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Identification of tissue of origin in carcinoma of unknown primary with a microarray-based gene expression test

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Carcinomas of unknown primary (CUP) represent approximately 3%-5% of malignant neoplasms. Identifying the tissue of origin (TOO) in these tumors allows for more specific treatment and improves outcomes. However, primary classification remains a challenge in many cases. We evaluated the ability of a microarray-based gene expression test to identify the TOO in tumor specimens from 21 patients with a diagnosis of CUP. Methods The Pathwork ® TOO Test was used to measure gene expression patterns for 1550 genes; these were compared for similarity to patterns from 15 known tissue types. Results The TOO Test yielded a clear single positive call for the primary site in 16 of 21 (76%) specimens and was indeterminate in 5 (24%). The positive results were consistent with clinicopathologic suggestions in 10 of the 16 cases (62%). In the remaining six cases the positive results were considered plausible based on clinical information. Positive calls included colorectal (5), breast (4), ovarian (3), lung (2), and pancreas (2). The TOO Test ruled out an average of 11 primary tissues in each CUP specimen. Conclusion The Pathwork TOO Test reduced diagnostic uncertainty in all CUP cases and could be a valuable addition or alternative to current diagnostic methods for classifying uncertain primary cancers.
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Monzonet al.Diagnostic Pathology2010,5:3 http://www.diagnosticpathology.org/content/5/1/3
R E S E A R C HOpen Access Identification of tissue of origin in carcinoma of unknown primary with a microarraybased gene expression test 1* 21 3 Federico A Monzon, Fabiola Medeiros , Maureen LyonsWeiler , W David Henner
Abstract Background:Carcinomas of unknown primary (CUP) represent approximately 3%5% of malignant neoplasms. Identifying the tissue of origin (TOO) in these tumors allows for more specific treatment and improves outcomes. However, primary classification remains a challenge in many cases. We evaluated the ability of a microarraybased gene expression test to identify the TOO in tumor specimens from 21 patients with a diagnosis of CUP. Methods:The Pathwork® TOO Test was used to measure gene expression patterns for 1550 genes; these were compared for similarity to patterns from 15 known tissue types. Results:The TOO Test yielded a clear single positive call for the primary site in 16 of 21 (76%) specimens and was indeterminate in 5 (24%). The positive results were consistent with clinicopathologic suggestions in 10 of the 16 cases (62%). In the remaining six cases the positive results were considered plausible based on clinical information. Positive calls included colorectal (5), breast (4), ovarian (3), lung (2), and pancreas (2). The TOO Test ruled out an average of 11 primary tissues in each CUP specimen. Conclusion:The Pathwork TOO Test reduced diagnostic uncertainty in all CUP cases and could be a valuable addition or alternative to current diagnostic methods for classifying uncertain primary cancers.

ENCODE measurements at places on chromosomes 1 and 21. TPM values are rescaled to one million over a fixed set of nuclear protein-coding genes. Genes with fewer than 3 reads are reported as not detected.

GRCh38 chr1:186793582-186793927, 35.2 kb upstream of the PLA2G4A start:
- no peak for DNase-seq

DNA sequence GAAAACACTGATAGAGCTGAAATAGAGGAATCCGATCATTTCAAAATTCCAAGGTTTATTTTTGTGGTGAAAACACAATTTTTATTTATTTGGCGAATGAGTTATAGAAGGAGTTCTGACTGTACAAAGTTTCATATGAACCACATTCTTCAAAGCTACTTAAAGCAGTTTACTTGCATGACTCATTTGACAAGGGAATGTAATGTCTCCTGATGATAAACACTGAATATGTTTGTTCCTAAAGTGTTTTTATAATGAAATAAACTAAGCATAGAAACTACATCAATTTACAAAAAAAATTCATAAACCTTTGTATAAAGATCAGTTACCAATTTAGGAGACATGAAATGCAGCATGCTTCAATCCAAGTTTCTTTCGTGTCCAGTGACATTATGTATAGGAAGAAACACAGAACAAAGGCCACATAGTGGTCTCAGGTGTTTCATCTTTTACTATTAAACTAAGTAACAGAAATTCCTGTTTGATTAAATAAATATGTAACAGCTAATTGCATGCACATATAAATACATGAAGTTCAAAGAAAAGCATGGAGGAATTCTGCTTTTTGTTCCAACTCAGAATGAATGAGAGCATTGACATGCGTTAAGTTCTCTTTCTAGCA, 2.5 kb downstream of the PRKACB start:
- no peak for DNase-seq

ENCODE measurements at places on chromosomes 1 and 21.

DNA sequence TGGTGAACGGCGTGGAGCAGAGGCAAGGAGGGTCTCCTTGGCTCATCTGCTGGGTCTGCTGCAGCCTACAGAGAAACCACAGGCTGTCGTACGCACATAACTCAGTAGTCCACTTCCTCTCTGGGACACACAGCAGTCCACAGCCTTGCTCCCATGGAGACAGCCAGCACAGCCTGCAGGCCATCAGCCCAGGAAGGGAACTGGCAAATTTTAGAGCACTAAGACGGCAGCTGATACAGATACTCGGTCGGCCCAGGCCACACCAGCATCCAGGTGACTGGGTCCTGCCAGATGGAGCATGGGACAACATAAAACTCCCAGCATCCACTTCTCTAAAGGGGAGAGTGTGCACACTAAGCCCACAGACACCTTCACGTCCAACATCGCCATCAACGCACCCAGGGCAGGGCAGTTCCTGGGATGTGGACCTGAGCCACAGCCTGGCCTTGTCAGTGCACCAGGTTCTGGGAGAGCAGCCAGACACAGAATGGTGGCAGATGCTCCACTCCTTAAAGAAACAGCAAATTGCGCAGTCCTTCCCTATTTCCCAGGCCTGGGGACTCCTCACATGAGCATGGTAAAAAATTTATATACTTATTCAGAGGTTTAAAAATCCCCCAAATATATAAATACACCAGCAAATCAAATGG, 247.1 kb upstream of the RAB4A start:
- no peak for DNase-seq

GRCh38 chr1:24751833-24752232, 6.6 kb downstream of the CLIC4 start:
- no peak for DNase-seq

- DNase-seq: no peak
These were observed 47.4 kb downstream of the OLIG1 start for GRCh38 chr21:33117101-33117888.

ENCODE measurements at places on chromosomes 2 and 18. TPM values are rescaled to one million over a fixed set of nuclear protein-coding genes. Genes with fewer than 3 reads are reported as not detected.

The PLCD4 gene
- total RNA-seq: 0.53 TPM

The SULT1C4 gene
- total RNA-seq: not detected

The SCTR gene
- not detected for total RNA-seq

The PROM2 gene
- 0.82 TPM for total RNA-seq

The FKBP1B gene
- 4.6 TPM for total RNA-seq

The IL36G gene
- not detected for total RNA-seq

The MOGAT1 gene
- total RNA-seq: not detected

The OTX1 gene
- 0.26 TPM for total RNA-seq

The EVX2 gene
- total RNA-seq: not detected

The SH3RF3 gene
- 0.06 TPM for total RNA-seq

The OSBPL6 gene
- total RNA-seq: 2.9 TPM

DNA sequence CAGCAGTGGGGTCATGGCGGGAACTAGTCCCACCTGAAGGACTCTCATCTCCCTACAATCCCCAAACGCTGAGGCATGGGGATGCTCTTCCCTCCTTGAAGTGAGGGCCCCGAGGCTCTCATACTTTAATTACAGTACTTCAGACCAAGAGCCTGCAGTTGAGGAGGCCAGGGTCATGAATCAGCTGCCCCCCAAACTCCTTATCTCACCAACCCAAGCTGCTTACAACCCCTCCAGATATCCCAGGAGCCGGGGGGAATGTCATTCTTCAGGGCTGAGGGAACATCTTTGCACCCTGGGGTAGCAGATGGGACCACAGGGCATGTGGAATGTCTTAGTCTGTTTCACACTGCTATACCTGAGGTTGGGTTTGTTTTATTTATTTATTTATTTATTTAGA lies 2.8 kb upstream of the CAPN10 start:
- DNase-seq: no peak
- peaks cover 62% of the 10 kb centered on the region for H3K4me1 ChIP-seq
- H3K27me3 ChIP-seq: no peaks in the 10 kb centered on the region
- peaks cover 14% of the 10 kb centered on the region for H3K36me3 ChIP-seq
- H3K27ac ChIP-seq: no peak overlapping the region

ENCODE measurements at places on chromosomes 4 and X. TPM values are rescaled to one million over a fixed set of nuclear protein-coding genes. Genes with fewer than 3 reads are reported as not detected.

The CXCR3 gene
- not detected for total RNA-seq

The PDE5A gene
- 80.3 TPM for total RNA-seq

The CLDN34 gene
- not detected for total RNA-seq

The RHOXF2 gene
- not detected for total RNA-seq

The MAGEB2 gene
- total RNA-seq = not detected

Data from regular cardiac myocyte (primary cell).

Background Patients with carcinoma of unknown primary (CUP) present with metastatic disease for which the tissue of origin (TOO) cannot be identified. About 3%5% of all diagnosed cancers are classified as CUP [14] and an estimated 31,490 new cases of cancer of unspecified pri mary sites were diagnosed in the United States in 2008 [5]. Prognosis of patients with CUP is usually poor with empiric treatment. Median survival is 39 months even with newer combination regimens [4,610]. It has been shown that survival can improve if the primary site is identified and specific therapy is instituted [11,12] as currently recommended in therapeutic guidelines [4,13]. Unfortunately, primary tumor detection remains chal lenging. While serum tumor markers, imaging tests, and immunohistochemistry (IHC) panels can help identify the tissue of origin, the primary site is identified in
* Correspondence: FAMonzon@tmhs.org 1 Clinical Genomics Facility, University of Pittsburgh, Pittsburgh, Pennsylvania, USA
fewer than 30% of those who present initially with occult primary tumor [1315]. Furthermore, some posi tive findings can be misleading [2,16]. For example, in three large IHC studies (>50 specimens) of known meta static specimens, IHC findings failed to agree with the site of origin in about one third of cases [1719]. In addition, CUP diagnostic workups today are all too often timeconsuming, expensive, and unsuccessful [13,20]. Recently, gene expression tests to classify tumors by tissue origin have been developed. These tests employ microarrays or realtime reverse transcriptase polymer ase chain reaction (RTPCR) to measure mRNA tran scripts [2129] and one uses a microarray to quantify microRNAs [30]. Thus far, performance of these expres sion tests has been assessed mainly by challenges against panels of tumors from known primary sites; however, the panel composition has varied widely in terms of spe cimen number, specimen handling, tissue types included, number of replicates for each tissue type, and the proportions of metastatic and poorly differentiated
© 2010 Monzon et al; licensee BioMed Central Ltd. This is an Open Access article distributed under the terms of the Creative Commons Attribution License (http://creativecommons.org/licenses/by/2.0), which permits unrestricted use, distribution, and reproduction in any medium, provided the original work is properly cited.
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